School Unions To Unveil Today Their Plan For Health Insurance

January 23, 1991|By Greg Tasker | Greg Tasker,Staff writer

Dissatisfied with the Carroll school board's health insurance proposal, the associations representing teachers, custodians and other district workers will place a counterproposal on the table at 4:30 p.m. today.

"The intent of the groups is to work collaboratively," said Harold Fox, chief negotiator for the Carroll County Education Association, which represents 1,250 Carroll teachers. "(Insurance) affects all of us in the same way."

The presentation will be made in Room 271 of the Board of Education office in Westminster. Details of the proposal were not available to the press yesterday.

Unveiling its health insurance proposal inDecember, the board attempted to encourage workers to switch from a "traditional" Blue Cross & Blue Shield plan to a "custom comprehensive" plan by offering to increase its share of that premium.

For example, the board proposal would decrease employees' monthly payments under the custom comprehensive plan from $19 to $10.95 for individualsand from $101.56 to $91.32 for families.

The majority of school workers are enrolled in the traditional plan, which provides completecoverage for many major medical bills. The custom comprehensive plan, on the other hand, covers 80 percent of the "usual and customary" medical costs; workers pay 20 percent.

William H. Hyde, Carroll's assistant superintendent of adminis

tration, said the board wants to eliminate the traditional plan because its cost is expected to increase by 50 percent.

Costs under the traditional plan next year, for example, would rise from $31.78 to $66.47 monthly for an individual and from $153.27 to $243.44 monthly for a family.

School board representatives have said the school system cannot continue to assume therising cost of health insurance. Workers, though, have said that annual wage increases have been eaten up by the extra insurance costs they have been required to pay.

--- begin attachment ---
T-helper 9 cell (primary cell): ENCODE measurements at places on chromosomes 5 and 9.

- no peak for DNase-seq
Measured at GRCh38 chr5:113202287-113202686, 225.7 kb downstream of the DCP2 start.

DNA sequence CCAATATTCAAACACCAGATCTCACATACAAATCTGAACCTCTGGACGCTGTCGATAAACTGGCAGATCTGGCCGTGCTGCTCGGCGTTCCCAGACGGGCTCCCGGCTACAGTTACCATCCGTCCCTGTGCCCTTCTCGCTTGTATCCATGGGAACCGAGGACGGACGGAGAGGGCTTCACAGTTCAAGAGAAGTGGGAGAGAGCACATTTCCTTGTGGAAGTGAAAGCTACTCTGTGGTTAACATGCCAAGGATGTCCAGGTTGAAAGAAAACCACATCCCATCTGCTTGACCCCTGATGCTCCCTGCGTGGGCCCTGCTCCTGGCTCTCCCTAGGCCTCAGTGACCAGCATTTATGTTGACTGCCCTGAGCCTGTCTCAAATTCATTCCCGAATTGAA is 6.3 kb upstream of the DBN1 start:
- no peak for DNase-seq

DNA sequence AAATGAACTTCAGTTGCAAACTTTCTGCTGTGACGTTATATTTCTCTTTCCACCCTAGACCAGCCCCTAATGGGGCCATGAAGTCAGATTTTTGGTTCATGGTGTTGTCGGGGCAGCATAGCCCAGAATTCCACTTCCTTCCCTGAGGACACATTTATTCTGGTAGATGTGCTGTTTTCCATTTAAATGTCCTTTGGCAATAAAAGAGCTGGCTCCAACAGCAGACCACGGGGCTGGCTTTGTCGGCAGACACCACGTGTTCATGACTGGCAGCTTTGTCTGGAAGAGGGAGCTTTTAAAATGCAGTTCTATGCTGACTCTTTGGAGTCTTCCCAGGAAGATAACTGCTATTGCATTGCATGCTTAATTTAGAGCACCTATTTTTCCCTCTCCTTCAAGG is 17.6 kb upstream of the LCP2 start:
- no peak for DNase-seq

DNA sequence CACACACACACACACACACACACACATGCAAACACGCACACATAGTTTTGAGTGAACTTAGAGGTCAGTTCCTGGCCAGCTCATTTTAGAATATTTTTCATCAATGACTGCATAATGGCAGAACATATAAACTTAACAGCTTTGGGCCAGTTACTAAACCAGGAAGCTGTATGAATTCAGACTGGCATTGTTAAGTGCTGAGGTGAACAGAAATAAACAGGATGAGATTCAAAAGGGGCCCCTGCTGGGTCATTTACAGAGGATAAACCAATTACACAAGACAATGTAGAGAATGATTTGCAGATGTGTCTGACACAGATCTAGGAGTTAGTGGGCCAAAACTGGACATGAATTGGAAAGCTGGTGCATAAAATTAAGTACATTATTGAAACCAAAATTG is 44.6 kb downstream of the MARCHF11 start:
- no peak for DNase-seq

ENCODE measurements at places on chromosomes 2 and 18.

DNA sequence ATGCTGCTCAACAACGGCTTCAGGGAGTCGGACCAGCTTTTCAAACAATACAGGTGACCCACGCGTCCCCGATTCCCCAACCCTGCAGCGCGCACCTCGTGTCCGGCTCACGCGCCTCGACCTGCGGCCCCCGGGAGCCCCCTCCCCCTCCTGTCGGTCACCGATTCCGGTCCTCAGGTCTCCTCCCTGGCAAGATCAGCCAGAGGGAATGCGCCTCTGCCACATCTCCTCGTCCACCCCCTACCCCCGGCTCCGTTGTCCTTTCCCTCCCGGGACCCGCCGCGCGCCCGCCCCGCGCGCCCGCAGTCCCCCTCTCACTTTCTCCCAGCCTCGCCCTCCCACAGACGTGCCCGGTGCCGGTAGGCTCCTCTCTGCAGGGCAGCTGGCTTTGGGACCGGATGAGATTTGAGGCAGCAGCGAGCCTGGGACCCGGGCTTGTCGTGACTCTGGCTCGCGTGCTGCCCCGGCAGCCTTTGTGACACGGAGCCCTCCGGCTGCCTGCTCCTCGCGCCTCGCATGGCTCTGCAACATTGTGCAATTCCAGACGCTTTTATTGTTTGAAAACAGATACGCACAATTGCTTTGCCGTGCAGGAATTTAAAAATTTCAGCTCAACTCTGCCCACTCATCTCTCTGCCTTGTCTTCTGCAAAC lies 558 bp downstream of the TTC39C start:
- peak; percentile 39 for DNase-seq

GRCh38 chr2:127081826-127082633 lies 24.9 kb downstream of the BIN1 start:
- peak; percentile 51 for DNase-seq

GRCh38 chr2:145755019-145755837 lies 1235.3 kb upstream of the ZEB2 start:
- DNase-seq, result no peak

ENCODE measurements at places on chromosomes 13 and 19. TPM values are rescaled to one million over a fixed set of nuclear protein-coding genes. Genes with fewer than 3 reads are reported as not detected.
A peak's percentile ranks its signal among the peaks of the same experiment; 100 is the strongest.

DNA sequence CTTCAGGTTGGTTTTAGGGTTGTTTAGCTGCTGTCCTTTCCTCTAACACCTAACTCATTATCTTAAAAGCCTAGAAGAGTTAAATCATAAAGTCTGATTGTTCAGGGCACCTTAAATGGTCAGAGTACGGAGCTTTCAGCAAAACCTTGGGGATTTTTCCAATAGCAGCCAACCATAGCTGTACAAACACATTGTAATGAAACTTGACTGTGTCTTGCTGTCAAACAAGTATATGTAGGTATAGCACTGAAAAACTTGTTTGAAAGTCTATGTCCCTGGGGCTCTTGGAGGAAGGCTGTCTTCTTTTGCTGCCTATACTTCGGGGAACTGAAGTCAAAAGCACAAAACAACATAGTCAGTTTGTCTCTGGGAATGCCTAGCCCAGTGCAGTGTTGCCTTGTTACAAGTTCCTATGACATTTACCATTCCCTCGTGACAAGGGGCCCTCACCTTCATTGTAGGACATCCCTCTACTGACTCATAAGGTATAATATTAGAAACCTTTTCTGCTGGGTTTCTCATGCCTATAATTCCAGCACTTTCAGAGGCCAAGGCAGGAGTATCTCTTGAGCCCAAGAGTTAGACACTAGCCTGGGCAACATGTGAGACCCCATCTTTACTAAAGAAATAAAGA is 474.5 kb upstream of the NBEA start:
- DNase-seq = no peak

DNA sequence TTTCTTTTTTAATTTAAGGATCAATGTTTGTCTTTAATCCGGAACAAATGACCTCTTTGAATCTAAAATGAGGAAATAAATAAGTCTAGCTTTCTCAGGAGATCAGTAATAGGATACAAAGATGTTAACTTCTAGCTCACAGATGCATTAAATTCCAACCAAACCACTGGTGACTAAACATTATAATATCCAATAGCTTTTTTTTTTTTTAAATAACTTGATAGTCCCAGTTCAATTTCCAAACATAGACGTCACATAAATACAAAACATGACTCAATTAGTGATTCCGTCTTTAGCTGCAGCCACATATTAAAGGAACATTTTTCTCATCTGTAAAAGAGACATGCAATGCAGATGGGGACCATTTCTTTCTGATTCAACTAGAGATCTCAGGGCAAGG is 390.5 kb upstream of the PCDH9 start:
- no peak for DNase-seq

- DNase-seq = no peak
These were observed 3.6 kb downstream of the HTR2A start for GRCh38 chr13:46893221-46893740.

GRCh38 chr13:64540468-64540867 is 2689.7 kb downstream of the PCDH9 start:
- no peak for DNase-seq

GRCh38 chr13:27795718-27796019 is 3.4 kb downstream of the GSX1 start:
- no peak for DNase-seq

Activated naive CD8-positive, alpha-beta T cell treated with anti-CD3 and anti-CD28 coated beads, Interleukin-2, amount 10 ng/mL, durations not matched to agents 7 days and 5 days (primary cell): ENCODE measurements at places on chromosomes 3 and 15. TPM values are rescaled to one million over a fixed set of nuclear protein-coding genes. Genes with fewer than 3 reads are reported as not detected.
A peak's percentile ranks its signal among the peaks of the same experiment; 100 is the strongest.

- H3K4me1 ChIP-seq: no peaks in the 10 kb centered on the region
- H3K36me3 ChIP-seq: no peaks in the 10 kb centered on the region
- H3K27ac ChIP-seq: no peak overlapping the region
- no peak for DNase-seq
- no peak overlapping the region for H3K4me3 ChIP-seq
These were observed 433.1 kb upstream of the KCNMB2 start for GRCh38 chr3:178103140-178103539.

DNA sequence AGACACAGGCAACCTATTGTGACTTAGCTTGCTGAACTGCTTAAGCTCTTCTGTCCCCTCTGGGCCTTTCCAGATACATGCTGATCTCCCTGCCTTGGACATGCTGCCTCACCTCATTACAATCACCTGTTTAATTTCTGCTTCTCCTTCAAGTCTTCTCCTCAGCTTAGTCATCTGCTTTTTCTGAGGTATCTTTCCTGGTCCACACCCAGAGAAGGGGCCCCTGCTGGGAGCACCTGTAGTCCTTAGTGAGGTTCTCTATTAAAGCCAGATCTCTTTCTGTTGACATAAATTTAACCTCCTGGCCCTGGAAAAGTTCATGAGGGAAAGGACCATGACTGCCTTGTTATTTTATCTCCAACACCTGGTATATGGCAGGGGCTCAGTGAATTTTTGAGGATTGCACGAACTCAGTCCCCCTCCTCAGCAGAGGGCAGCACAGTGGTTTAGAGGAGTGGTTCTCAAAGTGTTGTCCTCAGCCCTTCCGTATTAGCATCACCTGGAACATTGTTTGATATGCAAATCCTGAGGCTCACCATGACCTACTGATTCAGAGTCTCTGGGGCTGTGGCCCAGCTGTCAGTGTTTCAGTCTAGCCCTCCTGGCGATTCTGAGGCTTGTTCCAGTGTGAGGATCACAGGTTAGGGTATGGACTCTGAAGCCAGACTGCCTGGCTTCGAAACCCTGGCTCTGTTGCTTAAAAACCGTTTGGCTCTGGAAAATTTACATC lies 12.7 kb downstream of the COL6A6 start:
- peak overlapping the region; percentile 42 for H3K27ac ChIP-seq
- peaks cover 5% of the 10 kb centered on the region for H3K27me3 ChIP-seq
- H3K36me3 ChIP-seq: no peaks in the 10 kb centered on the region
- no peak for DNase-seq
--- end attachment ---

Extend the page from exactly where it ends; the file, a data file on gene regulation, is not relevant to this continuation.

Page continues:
Maureen A. Dincher, CCEA president, said many teachers and

other workers weren't satisfied with the board's overall health insurance proposal.

"We feel that the board and employee groups need to work together to solve the insurance problem that we all share," she said. "We feel that the board's proposal simply does not address the insurance problem enough."

Fox described the proposal as another "dramatic increase" in insurance costs to employees, particularly since the school board has offered workers a 3 percent raise for the next fiscal year, which begins July 1. Current contracts expire June 30.

"Three percent doesn't begin to address what we lost in the last year and our coming concerns," Fox said.

The association, however, has not yet unveiled its own wage proposal. Fox said CCEA would unveil a proposal after the district responded to the bargaining unit's health insurance plan.

Negotiations between the school board and the five associations, which represent teachers,custodians, administrators, supervisors, cafeteria and clerical workers, began in November.

At that time, representatives from both sides hoped to resolve language and other differences by the end of theyear, as their respective contracts require.

Although the board and the associations have reached tentative agreements on some language changes, a number of other factors, including health insurance and wage proposals, have yet to be resolved.

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